Julia Wright said some of her father’s biographers have written that he was so eager to be published, he rarely minded when work was diced and softened to appease more progressive, self-congratulatory views of race. “But the truth is, he minded a great deal. It was a double bind for a Black writer — to stay visible at all, you had to accept even the worse edits. Being cut like that, it was a symbolic lynching for him. I use that word deliberately, because that’s how he felt.”
Richard Wright once wrote that he had never created anything that “stemmed more from sheer inspiration” than “The Man Who Lived Underground.” Of his novels, he often said it was his favorite. In an essay included with the new edition, he explains how his grandmother in Chicago was the book’s main inspiration: She was a woman whose religion (Seventh-day Adventist) and fixture on holy artifacts became her reality. He also drew from “The Invisible Man” thrillers, which he said were also centered on belief in the “evidence of things unseen.” For the plot, he used a real-life incident he read about in the pulp pages of “True Detective”: A white man in Los Angeles burrowed beneath the city and lived there, from which he committed a string of crimes.
But also, by 1941, Richard Wright wanted to leave the United States entirely.
Like Fred Daniels in “The Man Who Lived Underground,” Wright’s wife was pregnant (with Julia). Like characters in many of his novels, there was an inevitable drift toward becoming an outsider. Julia told me: “I remember one day, a friend of my father’s, the writer Constance Webb, she took me to a chic department store on Fifth Avenue. I had to go to the bathroom. Constance asked a sales girl, who gave directions but the counter was high and I was a child, so when she saw me: ‘Oh, but it’s not for her.’ So Constance took me outside and I wet myself on the sidewalk. When my father found out, he went into such a rage. But he didn’t go to the store.”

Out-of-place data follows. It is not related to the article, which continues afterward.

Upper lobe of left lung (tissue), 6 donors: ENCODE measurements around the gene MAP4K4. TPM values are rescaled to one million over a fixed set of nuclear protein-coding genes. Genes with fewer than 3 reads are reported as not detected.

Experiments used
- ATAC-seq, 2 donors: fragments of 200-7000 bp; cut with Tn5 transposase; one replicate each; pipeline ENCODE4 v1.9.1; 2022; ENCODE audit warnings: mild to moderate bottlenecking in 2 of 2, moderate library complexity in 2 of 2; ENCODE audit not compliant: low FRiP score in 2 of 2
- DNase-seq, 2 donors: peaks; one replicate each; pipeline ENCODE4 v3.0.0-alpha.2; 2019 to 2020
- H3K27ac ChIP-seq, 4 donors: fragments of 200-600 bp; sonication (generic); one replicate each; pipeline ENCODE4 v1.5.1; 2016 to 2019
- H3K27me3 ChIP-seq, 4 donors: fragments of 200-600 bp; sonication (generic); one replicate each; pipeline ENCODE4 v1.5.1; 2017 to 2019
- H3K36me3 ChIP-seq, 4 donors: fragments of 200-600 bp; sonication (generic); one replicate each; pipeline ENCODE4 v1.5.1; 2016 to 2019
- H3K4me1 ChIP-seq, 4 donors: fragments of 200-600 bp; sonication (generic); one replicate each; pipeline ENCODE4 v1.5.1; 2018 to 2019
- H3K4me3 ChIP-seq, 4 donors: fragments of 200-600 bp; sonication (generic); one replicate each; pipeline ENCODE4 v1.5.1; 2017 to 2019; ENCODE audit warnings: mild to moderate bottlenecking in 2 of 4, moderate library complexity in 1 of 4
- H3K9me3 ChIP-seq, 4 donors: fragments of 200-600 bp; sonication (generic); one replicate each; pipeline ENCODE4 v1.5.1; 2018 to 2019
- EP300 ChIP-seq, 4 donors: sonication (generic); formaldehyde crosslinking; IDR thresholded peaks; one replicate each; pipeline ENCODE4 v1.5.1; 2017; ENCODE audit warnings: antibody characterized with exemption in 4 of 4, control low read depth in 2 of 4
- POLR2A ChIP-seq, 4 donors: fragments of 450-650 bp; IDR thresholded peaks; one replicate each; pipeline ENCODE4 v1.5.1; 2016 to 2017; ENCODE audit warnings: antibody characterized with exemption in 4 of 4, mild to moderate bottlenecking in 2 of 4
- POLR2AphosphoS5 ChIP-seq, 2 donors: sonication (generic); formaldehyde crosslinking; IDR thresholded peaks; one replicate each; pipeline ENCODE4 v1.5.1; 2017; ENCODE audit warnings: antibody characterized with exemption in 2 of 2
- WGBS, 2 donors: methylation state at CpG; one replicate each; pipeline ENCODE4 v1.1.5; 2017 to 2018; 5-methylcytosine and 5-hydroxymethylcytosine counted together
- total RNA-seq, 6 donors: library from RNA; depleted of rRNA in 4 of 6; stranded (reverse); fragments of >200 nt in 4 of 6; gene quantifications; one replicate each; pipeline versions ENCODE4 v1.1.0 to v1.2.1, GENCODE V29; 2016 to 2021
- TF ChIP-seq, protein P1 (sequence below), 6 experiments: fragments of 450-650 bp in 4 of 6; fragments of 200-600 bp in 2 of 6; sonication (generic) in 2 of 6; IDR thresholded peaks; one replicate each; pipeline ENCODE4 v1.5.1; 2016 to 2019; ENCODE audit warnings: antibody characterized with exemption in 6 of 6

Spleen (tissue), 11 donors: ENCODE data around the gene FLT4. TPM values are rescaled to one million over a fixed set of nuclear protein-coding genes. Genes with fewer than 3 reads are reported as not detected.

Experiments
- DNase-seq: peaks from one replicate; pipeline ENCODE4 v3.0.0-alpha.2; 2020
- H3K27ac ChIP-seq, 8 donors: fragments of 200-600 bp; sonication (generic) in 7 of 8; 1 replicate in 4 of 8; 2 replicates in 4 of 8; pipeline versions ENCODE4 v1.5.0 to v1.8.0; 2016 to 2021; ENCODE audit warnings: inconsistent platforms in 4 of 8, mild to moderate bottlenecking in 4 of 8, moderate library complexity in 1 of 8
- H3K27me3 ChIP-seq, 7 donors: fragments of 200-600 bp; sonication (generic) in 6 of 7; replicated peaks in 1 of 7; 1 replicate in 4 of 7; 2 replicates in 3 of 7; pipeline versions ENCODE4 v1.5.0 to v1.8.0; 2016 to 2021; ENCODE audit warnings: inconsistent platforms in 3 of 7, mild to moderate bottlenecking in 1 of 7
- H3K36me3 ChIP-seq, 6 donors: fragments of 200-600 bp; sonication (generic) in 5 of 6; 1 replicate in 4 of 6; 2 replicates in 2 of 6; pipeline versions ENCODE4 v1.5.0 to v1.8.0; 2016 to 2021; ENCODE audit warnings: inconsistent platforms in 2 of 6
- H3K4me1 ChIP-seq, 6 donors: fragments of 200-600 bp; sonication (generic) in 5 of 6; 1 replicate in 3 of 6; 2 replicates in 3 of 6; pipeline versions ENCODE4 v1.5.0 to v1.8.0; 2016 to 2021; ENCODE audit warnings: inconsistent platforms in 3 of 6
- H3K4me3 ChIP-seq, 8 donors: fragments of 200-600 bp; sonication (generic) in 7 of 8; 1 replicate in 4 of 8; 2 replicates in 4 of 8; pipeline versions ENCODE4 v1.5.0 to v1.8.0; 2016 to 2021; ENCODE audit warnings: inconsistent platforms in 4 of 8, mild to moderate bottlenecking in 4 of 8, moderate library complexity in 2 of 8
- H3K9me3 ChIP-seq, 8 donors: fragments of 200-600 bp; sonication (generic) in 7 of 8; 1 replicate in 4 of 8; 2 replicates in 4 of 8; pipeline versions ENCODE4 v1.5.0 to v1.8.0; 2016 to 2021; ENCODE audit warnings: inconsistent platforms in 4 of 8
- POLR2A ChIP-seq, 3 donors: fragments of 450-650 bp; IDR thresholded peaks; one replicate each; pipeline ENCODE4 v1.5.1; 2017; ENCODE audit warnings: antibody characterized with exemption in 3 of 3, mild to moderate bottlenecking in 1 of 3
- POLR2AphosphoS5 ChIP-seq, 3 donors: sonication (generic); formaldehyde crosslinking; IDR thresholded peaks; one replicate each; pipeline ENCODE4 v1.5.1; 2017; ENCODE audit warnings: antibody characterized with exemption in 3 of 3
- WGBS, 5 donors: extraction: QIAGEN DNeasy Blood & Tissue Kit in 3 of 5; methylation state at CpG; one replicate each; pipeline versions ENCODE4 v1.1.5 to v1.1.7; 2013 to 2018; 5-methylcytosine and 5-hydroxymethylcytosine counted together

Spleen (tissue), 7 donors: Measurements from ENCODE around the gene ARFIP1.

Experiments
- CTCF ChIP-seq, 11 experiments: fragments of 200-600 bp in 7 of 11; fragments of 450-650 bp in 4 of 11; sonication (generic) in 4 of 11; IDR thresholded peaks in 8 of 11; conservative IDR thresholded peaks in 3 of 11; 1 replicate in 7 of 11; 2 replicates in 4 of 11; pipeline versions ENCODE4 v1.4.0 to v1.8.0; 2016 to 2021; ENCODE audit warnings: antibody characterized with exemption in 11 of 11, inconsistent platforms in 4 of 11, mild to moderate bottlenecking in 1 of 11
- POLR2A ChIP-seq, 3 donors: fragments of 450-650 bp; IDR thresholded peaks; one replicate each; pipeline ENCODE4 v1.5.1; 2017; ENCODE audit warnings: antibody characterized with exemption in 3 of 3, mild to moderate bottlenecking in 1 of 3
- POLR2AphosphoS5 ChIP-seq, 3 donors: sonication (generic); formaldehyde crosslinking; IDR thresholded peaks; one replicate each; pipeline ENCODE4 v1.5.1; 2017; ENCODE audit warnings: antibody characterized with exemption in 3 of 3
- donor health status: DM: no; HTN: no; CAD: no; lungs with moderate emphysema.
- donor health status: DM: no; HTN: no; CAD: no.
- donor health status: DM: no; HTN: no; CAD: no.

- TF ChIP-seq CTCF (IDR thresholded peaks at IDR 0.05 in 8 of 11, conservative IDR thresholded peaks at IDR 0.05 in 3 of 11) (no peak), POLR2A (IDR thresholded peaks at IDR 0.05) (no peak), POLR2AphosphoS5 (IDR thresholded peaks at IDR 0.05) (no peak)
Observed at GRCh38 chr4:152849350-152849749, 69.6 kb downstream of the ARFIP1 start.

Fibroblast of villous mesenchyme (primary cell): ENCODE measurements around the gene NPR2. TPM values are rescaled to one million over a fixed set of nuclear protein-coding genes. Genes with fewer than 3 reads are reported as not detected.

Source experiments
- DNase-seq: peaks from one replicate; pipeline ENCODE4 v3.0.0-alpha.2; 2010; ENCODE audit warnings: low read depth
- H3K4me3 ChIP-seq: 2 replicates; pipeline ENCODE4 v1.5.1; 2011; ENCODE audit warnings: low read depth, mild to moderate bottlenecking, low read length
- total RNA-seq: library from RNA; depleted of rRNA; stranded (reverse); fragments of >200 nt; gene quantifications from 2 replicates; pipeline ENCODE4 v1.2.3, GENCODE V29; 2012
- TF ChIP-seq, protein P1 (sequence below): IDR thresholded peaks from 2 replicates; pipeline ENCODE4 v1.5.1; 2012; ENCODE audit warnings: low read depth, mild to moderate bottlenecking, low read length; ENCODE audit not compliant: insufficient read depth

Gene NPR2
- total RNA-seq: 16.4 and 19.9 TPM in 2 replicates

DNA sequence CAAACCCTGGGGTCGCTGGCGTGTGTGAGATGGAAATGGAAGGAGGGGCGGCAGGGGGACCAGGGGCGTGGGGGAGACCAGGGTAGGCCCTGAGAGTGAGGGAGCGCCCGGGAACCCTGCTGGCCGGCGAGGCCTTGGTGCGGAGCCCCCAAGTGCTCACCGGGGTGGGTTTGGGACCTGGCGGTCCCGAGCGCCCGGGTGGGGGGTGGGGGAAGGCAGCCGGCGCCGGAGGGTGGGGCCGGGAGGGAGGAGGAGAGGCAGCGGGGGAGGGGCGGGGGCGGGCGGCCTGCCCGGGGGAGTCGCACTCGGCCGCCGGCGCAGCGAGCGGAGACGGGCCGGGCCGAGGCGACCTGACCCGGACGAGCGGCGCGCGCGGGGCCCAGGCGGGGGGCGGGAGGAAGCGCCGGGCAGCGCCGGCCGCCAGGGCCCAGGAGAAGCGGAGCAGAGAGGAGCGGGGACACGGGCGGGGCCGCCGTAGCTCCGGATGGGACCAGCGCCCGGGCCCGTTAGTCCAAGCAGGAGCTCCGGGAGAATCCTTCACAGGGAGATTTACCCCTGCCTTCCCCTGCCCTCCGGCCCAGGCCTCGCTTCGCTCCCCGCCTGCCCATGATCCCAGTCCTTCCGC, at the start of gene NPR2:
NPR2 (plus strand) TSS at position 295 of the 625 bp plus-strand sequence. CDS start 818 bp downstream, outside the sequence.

Instead, by 1947, he moved the family to Paris.
“I think of ‘The Man Who Lived Underground’ as a dress rehearsal for his exile,” Julia said. “When Daniels jumps out a window and escapes, that’s my father, jumping out of a country.”
To this day, other than a handful of relatives in the South, much of the extended family of Richard Wright still reside overseas. Julia and her son Malcolm live today in Portugal.
“It’s become a part of my family lore,” said Malcolm, a documentarian and special effects artist who worked on Peter Jackson’s “Lord of the Rings” movies and “Avatar,” among others. “Richard Wright fled America for Europe and now the Wrights live there, too. When my mother was born, he just decided that he didn’t want to raise a child in the U.S. I knew about all of that. But reading ‘The Man Who Lived Underground,’ I suddenly had an inkling that he felt his personal freedom was at stake, too. His character breaks with the world, and explores novel ideas. And not everything goes well, of course. But the act itself is liberating. He recognizes the world for what it is. I never knew my grandfather but I’m grateful he did this. He saw broader horizons.”